We asked Jenevieve (owner of Beehive Floral Co.) to demonstrate making a wall hanging with plant life that can be foraged in the winter. Preview her tutorial below, then follow the link to the full post.
A Wild Foraged Winter Wall Hanging
Guest post by Jenevieve Hubbard
Bringing the outdoors in has always spoken to me. But in the winter months, when a vase of garden flowers isn’t something that’s readily available here in the Rocky Mountain West, I have to get creative to find living plants that can be foraged and used in an arrangement.
Breanne McMahon of Barebones Living and I sat down this month to create just that: a live winter wall hanging from long-lasting foraged evergreens, bits of juniper blackened by the desert sun, pinecones collected from my own backyard, and some of my favorite odd little things found in the odds & ends section of the hardware store, the Hillman Brass Tube.
Foraged Evergreens: Here’s a great opportunity to repurpose a Christmas tree or go clipping around a family cabin. Not just a Christmas item, wild evergreens like pine, spruce and juniper make for fragrant and long lasting decor for a bare winter wall. If you are clipping from a live tree, be sure you are on private land where you have permission, use a nice sharp pair of pruners and remember to clip at an angle to the next junction of the branch. Clipping at the middle of a branch leaves trees open to infection and damage. Some of my favorite evergreens are Colorado blue spruce, lodgepole pine, pinyon pine, and mountain juniper featuring fresh, bright blue berries.
Foraged Desert Juniper: If you’re lucky enough to have access to desert juniper, the kind that’s bare and blackened by the desert sun, grab it if you can. This item makes the most beautiful accent to any arrangement or installation and provides a strong backing for our wall hanging.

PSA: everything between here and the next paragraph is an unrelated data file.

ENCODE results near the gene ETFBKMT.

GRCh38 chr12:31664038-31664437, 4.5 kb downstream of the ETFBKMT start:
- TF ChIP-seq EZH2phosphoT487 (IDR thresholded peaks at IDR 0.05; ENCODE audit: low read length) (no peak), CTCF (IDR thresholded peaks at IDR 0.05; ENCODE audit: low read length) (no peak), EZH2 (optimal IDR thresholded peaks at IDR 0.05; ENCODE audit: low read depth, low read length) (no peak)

Foraged Pinecones: I always think it’s a bit funny when I see bags of pinecones at the grocery store selling for $5-$10 a piece. Pinecones are a natural housing for pine seeds and, as such, drop plentifully from pine trees. If you live near a pine forest or are lucky enough to have a pine tree in your back yard, there are plenty for the taking during winter and summer months.
Hillman Brass Tubes: I happened upon these wonderful little things while designing open Air Plant Terrariums for a table setting at an event. They are delicate hollow tubes made of brass that are about four inches long and can be fashioned into some pretty decor to accent your wall hanging.
Gold Wire: While you can use standard floral wire, I like to amp this design up with a bit of gold wire that I don’t mind seeing on the exposed bits of Juniper. You can find it at any craft store or floral supply.
Second, Build Your Brass Accent:
Start by threading your gold wire through three Hillman Tubes to make a triangle. Join to that two additional tubes to make a second triangle. A third tube threaded by your brass wire will make for a three dimensional pyramid or tetrahedron. Be sure your wire is threaded through each portion and twisted at the ends.
You can leave it at that or add two more tubes to make yet another triangle plus one additional tube to make for a two sided triangular pyramid or octahedron (hearkening back to high school geometry class).
Ready to get started? Read the full tutorial here.
Photos courtesy of Breanne McMahon.